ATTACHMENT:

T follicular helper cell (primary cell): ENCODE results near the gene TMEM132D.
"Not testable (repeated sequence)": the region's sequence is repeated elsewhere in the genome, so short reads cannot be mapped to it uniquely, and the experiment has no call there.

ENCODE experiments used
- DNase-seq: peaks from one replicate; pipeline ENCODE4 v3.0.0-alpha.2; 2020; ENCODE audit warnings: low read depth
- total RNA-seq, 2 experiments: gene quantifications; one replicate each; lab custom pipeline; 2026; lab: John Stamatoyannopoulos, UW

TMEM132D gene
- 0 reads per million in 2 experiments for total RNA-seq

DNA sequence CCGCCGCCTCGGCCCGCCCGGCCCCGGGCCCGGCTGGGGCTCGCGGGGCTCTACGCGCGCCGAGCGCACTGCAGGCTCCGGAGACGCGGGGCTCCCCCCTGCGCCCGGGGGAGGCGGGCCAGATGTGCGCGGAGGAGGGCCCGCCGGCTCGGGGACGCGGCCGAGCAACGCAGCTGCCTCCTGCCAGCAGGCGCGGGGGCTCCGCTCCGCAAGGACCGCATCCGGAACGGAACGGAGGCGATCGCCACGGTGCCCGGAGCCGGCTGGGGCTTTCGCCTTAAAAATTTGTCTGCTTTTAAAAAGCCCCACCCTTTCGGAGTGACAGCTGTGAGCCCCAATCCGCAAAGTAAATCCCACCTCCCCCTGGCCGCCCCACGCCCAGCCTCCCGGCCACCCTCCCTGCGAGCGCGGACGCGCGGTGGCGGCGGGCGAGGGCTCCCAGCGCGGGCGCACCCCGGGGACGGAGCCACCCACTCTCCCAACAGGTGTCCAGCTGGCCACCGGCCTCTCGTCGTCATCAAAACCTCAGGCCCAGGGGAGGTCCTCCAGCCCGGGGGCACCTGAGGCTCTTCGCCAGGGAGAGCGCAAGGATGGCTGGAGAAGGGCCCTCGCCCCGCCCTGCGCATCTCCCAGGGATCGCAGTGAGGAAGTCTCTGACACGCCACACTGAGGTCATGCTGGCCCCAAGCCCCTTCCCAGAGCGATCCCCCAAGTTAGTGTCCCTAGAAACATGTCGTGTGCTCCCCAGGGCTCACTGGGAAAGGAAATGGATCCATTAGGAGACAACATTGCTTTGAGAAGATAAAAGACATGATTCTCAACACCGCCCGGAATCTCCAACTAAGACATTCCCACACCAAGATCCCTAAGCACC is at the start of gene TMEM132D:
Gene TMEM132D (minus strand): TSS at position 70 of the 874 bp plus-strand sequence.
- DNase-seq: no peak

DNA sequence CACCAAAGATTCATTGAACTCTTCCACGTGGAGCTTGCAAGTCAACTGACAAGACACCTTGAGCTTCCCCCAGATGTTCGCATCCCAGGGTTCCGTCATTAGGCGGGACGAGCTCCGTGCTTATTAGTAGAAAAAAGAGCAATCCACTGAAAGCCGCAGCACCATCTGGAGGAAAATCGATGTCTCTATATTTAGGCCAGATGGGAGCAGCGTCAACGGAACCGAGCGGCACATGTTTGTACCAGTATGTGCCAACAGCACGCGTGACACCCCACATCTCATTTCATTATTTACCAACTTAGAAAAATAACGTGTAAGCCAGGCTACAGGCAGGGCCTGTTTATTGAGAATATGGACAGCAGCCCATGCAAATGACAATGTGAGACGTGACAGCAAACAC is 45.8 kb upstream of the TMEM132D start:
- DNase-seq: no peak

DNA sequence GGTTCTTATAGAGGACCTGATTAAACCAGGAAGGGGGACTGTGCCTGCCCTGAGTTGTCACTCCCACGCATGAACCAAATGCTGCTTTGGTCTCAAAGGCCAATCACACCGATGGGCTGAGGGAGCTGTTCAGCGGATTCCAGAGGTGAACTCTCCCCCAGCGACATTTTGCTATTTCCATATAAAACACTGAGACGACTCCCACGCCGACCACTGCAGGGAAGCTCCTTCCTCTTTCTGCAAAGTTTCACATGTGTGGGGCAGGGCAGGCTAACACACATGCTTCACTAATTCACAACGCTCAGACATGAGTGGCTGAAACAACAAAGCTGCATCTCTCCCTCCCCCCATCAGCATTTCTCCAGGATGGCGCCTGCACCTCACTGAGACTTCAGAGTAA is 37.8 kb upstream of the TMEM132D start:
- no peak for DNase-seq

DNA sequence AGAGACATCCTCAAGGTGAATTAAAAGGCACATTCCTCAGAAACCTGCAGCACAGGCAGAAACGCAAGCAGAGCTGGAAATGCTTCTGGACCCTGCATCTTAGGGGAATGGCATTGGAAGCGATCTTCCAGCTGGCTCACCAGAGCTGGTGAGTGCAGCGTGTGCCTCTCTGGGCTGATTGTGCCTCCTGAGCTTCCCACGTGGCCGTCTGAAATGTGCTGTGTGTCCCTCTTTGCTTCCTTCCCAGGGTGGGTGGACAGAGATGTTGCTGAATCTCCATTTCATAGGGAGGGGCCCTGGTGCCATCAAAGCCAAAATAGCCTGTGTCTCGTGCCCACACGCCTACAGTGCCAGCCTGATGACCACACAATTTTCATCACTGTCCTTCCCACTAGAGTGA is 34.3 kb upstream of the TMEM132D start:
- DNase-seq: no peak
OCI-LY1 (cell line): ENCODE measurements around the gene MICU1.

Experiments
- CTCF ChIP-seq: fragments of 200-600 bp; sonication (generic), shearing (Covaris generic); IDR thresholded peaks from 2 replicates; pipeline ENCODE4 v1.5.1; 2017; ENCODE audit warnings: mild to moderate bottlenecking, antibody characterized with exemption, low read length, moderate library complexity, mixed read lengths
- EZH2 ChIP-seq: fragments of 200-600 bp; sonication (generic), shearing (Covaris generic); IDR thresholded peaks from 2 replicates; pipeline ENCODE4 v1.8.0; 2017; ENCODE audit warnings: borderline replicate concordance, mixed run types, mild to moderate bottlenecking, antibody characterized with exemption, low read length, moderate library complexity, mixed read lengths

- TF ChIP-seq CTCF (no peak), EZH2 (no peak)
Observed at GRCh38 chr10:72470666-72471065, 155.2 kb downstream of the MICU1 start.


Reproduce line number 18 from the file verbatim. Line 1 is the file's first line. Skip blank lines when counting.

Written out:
Experiments